• Commander’s Palace. It is one of the most famous restaurants in New Orleans and one of the most select, specializing in Creole cuisine with a sophisticated air. You will recognize it by the vivid blue facade.
  • Audubon Park. This gorgeous, colossal park stretches from the Mississippi River to St. Charles Avenue. Ideal for a walk, visiting the Audubon Zoo or resting for a little while by the lake on the east side, where birds such as herons, ducks, and cormorants congregate.


One of the most popular getaways around New Orleans is excursions to the cotton or sugar cane plantations on the Mississippi River if you have more time.

Many companies are dedicated to organizing this outing: it lasts a few hours, and they take you to see the Oak Alley and Laura plantations.

We visit these and other slave plantations of the Mississippi on our own, and we tell you how to get to each one and which ones we liked the most in the article on the most beautiful plantations in Louisiana.

Best time to visit New Orleans
Best time to visit New Orleans


Prepare the palate for new experiences because the gastronomy of New Orleans, like everything in the city, is unique. The Creole and Cajun influence has given rise to simple dishes, loaded with flavor and body, with ubiquitous ingredients such as okra, rice, or red beans.

These are the most typical dishes of New Orleans:

  • Gumbo. A thick soup made with broth, rice, and other ingredients like shrimp, beef, crab, chicken, seafood, or even alligator sausage.
  • Jambalaya. A Cajun dish made with rice accompanied by chicken, prawns, or ham. Be careful; it stings a lot!
  • Crawfish étouffé. The étoufffés are stews like gumbo and can make many ingredients, but the most typical crayfish (crawfish) are here.
  • Po-Boys and Muffulettas. are the most typical sandwiches in New Orleans. The  PO-boys are baguettes full of meat, seafood, or fried fish, and muffulettas are round loaves that are stuffed salad olives, salami, mortadella, and Italian cheeses. Some of the best PO-boys are made at Liuzza’s By the Track.
  • Sno’balls. Nothing to combat the city’s suffocation like its typical ice cream, which consists of sheets of ice to which some sweet flavored syrup is added.
  • Pralines. These French sweets are the sweet tooth specialty of New Orleans, where they are made with a creamier and sweeter recipe. You will find a thousand and one stores that sell them cut.
  • Beignets. As we mentioned in the French Quarter section, in New Orleans, it is almost obligatory to stop by the Café du Monde and order some beignets with café au lait. These fried rectangular sweets closely resemble donuts and are covered in icing sugar.


There are restaurants on every corner in the French Quarter, so it won’t be challenging to find places to eat or have a drink. Here we leave you the restaurants where we ate:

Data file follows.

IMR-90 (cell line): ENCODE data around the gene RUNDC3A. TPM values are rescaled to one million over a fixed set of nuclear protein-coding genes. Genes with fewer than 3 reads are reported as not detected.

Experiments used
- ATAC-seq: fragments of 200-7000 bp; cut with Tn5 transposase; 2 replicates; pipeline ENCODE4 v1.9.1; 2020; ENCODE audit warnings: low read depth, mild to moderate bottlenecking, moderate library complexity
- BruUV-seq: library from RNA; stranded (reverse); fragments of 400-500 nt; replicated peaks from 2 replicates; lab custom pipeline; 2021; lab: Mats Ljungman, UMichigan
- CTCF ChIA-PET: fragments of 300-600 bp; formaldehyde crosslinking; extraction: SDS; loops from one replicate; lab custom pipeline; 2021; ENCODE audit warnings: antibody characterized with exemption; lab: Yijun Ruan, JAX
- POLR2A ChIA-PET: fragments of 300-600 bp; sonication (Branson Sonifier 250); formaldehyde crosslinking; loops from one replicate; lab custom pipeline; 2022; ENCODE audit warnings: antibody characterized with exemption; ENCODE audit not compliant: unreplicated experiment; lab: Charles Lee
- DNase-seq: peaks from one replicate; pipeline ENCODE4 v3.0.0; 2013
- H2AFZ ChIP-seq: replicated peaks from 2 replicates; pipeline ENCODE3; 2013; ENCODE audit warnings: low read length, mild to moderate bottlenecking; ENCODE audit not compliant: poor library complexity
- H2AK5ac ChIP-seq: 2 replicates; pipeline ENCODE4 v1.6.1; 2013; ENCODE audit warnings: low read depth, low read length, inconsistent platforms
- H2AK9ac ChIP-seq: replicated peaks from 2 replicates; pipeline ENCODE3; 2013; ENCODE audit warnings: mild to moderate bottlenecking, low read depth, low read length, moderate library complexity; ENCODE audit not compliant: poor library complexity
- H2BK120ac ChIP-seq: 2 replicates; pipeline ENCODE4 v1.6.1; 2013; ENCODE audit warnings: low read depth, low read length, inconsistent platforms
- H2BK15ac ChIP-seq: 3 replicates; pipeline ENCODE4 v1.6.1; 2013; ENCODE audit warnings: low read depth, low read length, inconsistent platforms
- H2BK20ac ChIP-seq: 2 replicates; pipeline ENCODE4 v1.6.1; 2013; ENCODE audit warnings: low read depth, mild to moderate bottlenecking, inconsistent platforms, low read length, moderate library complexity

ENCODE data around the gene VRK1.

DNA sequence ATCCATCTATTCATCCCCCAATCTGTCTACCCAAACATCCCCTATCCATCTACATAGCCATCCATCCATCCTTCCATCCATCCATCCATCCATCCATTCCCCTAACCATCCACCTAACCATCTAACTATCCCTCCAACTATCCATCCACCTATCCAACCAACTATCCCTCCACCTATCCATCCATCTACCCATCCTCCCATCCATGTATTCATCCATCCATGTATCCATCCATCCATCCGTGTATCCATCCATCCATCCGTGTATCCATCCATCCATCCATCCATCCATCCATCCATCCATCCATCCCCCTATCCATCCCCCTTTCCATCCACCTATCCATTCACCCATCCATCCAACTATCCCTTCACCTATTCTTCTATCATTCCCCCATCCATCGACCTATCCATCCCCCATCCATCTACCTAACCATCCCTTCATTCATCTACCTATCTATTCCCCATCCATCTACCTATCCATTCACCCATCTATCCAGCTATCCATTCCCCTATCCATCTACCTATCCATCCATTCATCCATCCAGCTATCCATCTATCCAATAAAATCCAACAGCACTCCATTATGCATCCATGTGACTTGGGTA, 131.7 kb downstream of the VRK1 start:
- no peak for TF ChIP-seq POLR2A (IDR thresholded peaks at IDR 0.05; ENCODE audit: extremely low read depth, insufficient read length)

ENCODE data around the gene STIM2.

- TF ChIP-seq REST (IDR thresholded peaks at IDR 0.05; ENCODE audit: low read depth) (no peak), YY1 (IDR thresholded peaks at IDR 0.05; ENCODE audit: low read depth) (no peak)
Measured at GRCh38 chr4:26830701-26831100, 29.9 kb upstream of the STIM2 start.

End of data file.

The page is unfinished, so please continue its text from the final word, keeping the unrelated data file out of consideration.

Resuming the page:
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Best time to visit New Orleans
  • Pierre Maspero’s (French Quarter) is a Cajun restaurant in a historic building where the slave trade occurred a few centuries ago. The great thing about this place is that they serve trios of dishes for you to try several New Orleans specialties at once.
  • Dat Dog  (Frenchmen Street). A  hot dog joint in a historic building where you can make a hot dog taste. The grace? In addition to the classics, there are New Orleans specialty hot dogs, and you can even order an alligator or crab sausage (there is also a vegetarian option).
  • Lily’s Cafe (Lower Garden District). A delicious Vietnamese restaurant on the outskirts of the Garden District. It has rave reviews, and from time to time, John Goodman drops by (although not when we were, too bad).
  • Tartine (Audubon Park). After visiting Audubon Park, we ate at this cute French restaurant on the west side. It is small, although it has a lovely patio, and they prepare salads, sandwiches, and quiches, for a quick but delicious meal.

Best time to visit New Orleans

New Orleans has a humid subtropical climate: winters are not cold, but on the contrary, summers are very, very hot.

Best time to visit New Orleans
Best time to visit New Orleans

We visited the city in March and, although the temperatures were not yet at their peak, you could already feel the suffocating and sticky atmosphere, which makes you sweat as soon as you step foot in the street.

Therefore, the ideal times to visit New Orleans are early spring or fall. If you travel in summer, make sure your hotel or accommodation has air conditioning and fans.


  • Mardi Gras. Mardi Gras is the capitalized tradition of the New Orleans calendar. Dates change every year (parades run through the Tuesday before Ash Wednesday).
  • Societies take to the streets with their masks and floats, balconies are packed, necklaces of colored beads fly everywhere, and alcohol runs like wildfire. Although, in reality, it is a family tradition, so many people come to the city from all over the world looking to party that Mardi Gras is seen as a rampant carnival.
  • It must be amazing to experience it once in your life, but the prices are through the roof!
  • The Jazz Fest takes place in April and is the other immovable event in New Orleans. The jazz, gospel, blues, and R&B festival invades the city for a couple of weeks.
  • The most incredible thing is that it is not a closed-door festival intended for a few: it is created by and for the inhabitants of New Orleans, and it is lived with a lot of intensity. Everyone goes to a concert in more than a dozen stages; there are massive crafts and traditional food stalls.

Best time to visit New Orleans

  • Jazz funerals. Can you imagine a funeral where people dance instead of crying? The funerals jazz is one of the great traditions of New Orleans.
  • They are funeral processions that take to the streets among music to pay tribute to a deceased person, almost always a musician, a relative of a musician, or a member of one of the city’s societies. They begin with solemn songs, but after the burial, the music becomes more rhythmic and joyful, and the second line, the group of people that parades behind the band, does not stop dancing.
  • Famous children. New Orleans is the birthplace of mythical musicians, among whom the legendary Louis Armstrong stands out, and writers such as Anne Rice. The latter has set several novels (such as  Interview with the Vampire ) in the city.

Best time to visit New Orleans